Solar power generation
Researchers' keyword commentaries
Research Center for Advanced Science and Technology
Sunlight is the most abundant natural energy source. Indeed the Sun provides the source for all forms of energy (except for nuclear power): fossil fuels were created by sunlight in the past, and wind power, wave power, and biomass also represent energy created by sunlight of today. The total amount of energy delivered by the Sun is equivalent to the energy provided by about 50 million nuclear reactors. If we can harness that energy efficiently, we will never be short of energy.
Solar power generation is a technology that generates electrical power directly from sunlight, while solar thermal power generation is a similar but different technology that converts sunlight into thermal energy to generate electricity indirectly using turbines and by other conventional means. In solar power generation, solar cells play a core role in converting light energy directly into electrical energy. The biggest problem related to this method of power generation is variations in the amount of power generated, which depend on the weather and the length of the day and night. When such an unstable power source is connected to the current power system, other power generators need to operate in a pattern that compensates for the instability. This can severely affect the stability and efficiency of the entire system. This is the main reason why solar power generation has not been fully introduced. In Japan and other regions where the weather is not always clear, the operating rate of solar power generation systems would be low, which would in turn raise operating costs, making it difficult to introduce these systems on a large scale.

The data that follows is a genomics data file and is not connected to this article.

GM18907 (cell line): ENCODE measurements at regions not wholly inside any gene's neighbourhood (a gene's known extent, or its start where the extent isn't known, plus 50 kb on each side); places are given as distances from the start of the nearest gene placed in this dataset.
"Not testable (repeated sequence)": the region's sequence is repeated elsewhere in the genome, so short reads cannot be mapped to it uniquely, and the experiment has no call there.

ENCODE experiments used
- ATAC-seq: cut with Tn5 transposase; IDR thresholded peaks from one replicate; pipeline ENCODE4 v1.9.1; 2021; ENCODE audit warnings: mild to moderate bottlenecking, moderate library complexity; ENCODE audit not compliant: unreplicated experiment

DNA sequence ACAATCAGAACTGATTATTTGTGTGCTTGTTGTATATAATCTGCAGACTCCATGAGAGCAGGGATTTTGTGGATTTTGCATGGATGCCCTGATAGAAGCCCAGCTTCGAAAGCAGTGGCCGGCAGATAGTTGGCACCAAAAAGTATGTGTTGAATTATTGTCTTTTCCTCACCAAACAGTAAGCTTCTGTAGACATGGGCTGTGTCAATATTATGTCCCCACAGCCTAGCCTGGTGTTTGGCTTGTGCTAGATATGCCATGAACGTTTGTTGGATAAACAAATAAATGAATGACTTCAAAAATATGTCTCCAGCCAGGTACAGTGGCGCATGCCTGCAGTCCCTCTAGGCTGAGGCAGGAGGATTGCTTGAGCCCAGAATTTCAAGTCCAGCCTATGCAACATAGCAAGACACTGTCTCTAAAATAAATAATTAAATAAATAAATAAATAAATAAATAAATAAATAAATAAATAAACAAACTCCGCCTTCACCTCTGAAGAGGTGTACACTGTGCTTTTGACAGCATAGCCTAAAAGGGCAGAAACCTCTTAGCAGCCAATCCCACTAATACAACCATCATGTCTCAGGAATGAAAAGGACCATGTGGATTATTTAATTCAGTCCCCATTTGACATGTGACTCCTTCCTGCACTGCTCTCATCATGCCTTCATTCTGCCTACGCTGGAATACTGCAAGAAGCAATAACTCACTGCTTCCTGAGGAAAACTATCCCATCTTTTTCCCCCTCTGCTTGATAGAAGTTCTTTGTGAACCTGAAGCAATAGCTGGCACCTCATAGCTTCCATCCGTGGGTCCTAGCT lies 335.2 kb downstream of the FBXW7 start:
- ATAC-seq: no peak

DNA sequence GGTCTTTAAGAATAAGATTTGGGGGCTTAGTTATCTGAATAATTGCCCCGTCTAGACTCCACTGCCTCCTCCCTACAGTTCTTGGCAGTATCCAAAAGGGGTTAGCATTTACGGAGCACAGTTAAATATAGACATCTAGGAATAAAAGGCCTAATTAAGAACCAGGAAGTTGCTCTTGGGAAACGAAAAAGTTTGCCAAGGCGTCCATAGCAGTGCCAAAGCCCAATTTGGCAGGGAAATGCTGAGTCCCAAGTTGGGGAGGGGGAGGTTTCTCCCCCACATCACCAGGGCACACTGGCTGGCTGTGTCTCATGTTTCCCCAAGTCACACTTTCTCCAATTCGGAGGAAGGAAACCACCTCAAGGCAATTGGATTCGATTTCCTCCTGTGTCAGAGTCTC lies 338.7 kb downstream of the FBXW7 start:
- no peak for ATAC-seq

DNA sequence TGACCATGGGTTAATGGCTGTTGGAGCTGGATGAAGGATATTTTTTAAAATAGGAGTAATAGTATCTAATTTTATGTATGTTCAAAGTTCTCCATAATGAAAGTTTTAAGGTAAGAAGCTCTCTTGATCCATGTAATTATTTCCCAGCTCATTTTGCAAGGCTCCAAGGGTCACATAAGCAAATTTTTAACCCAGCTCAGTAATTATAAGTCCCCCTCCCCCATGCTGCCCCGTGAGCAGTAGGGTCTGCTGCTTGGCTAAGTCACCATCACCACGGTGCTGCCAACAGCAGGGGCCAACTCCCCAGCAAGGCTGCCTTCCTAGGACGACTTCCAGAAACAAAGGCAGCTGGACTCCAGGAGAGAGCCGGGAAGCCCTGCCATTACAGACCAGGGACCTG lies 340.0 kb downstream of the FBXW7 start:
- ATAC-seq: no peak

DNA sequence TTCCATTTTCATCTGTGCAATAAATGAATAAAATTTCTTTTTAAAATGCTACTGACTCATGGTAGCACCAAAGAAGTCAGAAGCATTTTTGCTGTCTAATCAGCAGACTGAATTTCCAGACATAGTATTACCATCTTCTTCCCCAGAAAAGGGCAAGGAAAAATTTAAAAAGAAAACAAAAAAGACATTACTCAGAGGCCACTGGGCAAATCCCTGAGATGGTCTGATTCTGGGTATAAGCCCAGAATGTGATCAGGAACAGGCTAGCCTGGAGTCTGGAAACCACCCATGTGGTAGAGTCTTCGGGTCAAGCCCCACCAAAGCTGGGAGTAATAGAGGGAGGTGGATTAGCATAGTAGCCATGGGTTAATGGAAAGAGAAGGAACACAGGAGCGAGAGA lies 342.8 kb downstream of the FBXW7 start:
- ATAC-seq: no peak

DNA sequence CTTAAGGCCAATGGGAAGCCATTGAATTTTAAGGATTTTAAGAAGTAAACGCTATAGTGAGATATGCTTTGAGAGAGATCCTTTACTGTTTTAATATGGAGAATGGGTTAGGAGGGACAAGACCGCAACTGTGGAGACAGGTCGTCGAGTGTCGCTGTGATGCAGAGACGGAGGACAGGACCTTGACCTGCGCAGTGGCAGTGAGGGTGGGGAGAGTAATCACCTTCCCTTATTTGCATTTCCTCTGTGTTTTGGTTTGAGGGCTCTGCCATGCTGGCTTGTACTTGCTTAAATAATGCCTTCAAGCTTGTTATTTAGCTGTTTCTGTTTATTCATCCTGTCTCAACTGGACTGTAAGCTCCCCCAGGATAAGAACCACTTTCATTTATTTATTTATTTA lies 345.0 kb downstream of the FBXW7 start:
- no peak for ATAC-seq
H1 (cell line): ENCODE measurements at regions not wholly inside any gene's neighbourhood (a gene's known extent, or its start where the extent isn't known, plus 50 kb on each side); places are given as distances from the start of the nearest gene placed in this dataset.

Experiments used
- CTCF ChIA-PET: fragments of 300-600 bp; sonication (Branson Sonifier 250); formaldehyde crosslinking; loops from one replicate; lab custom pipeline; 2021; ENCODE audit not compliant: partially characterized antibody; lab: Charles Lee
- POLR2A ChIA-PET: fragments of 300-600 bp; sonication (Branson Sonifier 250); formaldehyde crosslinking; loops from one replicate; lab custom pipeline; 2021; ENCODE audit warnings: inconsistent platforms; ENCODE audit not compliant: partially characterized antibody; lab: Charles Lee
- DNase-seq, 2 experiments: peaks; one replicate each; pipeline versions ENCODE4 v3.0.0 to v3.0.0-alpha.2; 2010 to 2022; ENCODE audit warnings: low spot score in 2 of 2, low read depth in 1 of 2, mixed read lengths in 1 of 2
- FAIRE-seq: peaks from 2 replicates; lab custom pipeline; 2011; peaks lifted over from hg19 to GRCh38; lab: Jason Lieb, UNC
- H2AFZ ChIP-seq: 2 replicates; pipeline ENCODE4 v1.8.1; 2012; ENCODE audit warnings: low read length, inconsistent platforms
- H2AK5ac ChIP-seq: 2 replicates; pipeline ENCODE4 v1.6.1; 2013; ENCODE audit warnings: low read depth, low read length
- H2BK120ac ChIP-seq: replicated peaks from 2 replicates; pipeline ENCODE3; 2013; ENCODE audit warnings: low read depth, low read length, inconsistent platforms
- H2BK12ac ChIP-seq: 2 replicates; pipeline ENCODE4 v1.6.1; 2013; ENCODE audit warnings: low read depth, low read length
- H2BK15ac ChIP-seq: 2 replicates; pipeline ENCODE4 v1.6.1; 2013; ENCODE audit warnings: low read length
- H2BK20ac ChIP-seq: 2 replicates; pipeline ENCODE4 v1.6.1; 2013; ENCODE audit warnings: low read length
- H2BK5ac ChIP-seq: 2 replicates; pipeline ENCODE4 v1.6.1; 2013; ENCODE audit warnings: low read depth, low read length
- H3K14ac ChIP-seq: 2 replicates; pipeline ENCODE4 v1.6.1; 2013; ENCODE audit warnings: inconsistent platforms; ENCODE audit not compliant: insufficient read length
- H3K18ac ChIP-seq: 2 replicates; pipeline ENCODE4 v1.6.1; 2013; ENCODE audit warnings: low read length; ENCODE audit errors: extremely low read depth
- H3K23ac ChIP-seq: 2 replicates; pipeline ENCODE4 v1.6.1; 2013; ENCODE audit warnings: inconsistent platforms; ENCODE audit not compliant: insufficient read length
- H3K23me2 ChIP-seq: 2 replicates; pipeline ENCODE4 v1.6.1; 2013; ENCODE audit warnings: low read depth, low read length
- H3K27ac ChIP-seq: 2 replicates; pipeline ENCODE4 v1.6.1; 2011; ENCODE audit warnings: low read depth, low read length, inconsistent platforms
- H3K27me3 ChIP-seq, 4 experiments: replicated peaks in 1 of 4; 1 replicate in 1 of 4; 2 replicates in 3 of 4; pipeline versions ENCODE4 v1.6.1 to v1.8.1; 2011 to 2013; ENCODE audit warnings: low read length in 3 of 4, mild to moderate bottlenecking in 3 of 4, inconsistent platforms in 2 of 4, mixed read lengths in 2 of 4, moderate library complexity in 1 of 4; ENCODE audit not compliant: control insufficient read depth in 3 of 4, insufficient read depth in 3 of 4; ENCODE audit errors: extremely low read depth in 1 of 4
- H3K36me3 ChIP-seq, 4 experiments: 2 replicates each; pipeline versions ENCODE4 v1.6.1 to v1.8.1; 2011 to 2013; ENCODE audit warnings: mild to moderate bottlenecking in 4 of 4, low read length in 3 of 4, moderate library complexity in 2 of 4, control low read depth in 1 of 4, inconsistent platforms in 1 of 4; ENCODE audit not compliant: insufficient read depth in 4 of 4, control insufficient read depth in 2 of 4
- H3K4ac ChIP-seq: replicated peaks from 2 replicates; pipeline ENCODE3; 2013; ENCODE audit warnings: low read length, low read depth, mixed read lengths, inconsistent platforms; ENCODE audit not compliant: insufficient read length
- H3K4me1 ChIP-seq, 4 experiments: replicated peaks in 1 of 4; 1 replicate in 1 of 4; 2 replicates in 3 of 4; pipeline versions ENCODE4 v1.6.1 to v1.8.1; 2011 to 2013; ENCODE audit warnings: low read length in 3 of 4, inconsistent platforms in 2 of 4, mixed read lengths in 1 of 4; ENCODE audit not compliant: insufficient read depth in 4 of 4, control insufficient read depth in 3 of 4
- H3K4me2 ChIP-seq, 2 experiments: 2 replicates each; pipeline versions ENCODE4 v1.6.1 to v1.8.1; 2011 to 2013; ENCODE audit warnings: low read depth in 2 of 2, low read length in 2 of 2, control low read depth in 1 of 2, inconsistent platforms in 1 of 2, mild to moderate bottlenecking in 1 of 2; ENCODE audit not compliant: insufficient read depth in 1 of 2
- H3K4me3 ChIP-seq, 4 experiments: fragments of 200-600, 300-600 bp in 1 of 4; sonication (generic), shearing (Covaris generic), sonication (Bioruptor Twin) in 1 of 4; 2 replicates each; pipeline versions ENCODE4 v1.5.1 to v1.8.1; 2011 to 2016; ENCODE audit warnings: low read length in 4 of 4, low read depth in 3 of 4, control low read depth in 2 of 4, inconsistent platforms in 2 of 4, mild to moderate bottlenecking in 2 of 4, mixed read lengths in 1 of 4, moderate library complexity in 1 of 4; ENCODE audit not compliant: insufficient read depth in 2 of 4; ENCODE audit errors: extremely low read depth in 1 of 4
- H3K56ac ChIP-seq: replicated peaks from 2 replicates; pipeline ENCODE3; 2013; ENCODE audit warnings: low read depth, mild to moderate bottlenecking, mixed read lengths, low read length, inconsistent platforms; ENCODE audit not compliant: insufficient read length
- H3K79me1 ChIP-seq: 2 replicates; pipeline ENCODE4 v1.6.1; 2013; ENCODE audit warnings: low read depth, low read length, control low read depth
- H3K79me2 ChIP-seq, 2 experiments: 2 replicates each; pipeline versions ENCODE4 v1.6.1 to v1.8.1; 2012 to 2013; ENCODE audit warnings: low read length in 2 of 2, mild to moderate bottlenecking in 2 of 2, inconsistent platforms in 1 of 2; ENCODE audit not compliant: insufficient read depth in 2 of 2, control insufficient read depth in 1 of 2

Before fully introducing solar power generation as a new energy source, it is essential to improve the conversion efficiency of solar cells, secure backup power sources, and develop large secondary batteries for short-term storage, as well as to develop technologies that can store solar energy temporarily or for a long period of time on a medium- to long-term basis. It is also necessary to further foster the introduction and spread of solar power generation in low-latitude desert areas where solar energy can be obtained at the lowest cost. To this end, the University of Tokyo has been commissioned by the New Energy and Industrial Technology Development Organization (NEDO) to research and develop innovative solar power generation technologies. Accordingly, the University has been conducting research and development on highly efficient next-generation solar cells, while launching a project to establish a sustainable global energy system based on the use of solar energy (“Endowed Chair for Global Solar+ Initiative”: GS+I) toward the large-scale introduction of solar power generation under international cooperation.
Professor Yoshiaki Nakano
(This article first appeared in the tenth issue of Tansei.)